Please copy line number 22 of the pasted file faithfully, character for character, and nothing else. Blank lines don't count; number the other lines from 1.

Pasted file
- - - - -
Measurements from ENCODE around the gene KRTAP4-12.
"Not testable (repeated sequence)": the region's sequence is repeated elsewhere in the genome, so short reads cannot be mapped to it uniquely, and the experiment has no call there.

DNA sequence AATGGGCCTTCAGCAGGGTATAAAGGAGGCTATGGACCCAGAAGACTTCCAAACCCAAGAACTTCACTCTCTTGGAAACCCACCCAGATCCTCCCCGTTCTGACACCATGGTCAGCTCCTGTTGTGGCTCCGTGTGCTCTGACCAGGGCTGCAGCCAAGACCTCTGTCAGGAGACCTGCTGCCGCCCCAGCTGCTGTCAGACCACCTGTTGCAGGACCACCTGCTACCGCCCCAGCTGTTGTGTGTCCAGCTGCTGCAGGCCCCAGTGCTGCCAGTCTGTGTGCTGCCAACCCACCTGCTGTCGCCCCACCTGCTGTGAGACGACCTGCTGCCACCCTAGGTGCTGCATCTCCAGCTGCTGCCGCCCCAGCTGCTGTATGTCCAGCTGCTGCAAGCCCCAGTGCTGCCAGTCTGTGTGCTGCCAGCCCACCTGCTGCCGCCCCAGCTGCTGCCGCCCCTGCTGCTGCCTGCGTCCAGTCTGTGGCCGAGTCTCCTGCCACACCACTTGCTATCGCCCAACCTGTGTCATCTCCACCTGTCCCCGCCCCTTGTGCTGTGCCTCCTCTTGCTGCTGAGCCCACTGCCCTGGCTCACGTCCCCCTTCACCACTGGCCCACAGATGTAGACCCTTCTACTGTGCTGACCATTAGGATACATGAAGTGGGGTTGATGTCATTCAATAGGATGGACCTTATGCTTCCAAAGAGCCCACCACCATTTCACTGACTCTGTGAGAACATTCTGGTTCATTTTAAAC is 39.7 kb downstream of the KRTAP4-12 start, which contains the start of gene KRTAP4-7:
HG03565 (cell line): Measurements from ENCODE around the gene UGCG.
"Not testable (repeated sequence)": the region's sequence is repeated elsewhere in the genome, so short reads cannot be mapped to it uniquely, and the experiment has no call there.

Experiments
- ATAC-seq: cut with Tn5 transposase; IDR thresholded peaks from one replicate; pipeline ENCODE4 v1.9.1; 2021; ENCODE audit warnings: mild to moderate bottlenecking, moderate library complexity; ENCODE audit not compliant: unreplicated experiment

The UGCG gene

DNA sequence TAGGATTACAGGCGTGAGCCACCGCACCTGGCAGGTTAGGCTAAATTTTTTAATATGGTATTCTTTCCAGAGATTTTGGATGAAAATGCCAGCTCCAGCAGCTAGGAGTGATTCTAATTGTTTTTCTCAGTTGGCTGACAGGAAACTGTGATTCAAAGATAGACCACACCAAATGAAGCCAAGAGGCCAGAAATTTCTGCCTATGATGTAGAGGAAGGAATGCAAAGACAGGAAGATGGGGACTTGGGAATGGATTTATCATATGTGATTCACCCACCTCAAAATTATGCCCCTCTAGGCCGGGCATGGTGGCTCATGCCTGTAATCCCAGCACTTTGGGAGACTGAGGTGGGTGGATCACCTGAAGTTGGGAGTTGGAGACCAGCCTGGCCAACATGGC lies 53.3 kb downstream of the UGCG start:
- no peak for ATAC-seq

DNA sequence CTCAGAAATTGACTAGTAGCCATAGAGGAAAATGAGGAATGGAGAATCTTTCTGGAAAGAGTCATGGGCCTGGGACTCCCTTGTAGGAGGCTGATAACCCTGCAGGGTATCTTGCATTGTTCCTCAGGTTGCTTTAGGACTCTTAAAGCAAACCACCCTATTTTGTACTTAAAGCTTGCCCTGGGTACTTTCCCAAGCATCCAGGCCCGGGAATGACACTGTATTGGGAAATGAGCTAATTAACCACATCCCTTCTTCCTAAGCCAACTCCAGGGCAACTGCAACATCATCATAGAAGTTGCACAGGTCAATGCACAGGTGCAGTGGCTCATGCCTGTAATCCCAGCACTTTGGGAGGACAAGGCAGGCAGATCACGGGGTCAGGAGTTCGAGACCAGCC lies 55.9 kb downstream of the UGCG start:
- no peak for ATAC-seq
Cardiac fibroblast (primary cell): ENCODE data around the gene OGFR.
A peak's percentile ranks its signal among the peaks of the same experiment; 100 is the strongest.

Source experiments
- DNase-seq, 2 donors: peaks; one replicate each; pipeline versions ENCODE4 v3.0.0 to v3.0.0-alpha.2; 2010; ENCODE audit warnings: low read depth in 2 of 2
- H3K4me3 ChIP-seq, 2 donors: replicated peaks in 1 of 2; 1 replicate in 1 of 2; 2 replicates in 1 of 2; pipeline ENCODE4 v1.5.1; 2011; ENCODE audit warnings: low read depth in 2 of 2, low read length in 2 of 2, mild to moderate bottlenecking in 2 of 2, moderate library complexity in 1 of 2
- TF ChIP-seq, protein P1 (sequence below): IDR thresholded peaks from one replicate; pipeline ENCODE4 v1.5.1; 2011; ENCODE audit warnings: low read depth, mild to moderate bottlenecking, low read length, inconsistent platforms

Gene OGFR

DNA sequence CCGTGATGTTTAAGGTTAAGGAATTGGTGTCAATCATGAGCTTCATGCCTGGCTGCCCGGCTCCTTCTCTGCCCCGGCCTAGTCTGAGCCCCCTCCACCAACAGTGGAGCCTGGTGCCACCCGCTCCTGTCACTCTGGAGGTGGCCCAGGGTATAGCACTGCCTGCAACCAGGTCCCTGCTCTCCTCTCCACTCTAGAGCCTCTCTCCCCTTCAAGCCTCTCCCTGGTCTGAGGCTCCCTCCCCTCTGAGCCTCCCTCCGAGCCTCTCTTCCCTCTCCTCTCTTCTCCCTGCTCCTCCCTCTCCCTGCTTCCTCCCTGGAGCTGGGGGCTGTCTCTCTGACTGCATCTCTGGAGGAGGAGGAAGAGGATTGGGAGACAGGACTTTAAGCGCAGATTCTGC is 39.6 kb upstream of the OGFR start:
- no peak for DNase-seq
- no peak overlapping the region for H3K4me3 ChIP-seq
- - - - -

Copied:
- no peak overlapping the region for H3K4me3 ChIP-seq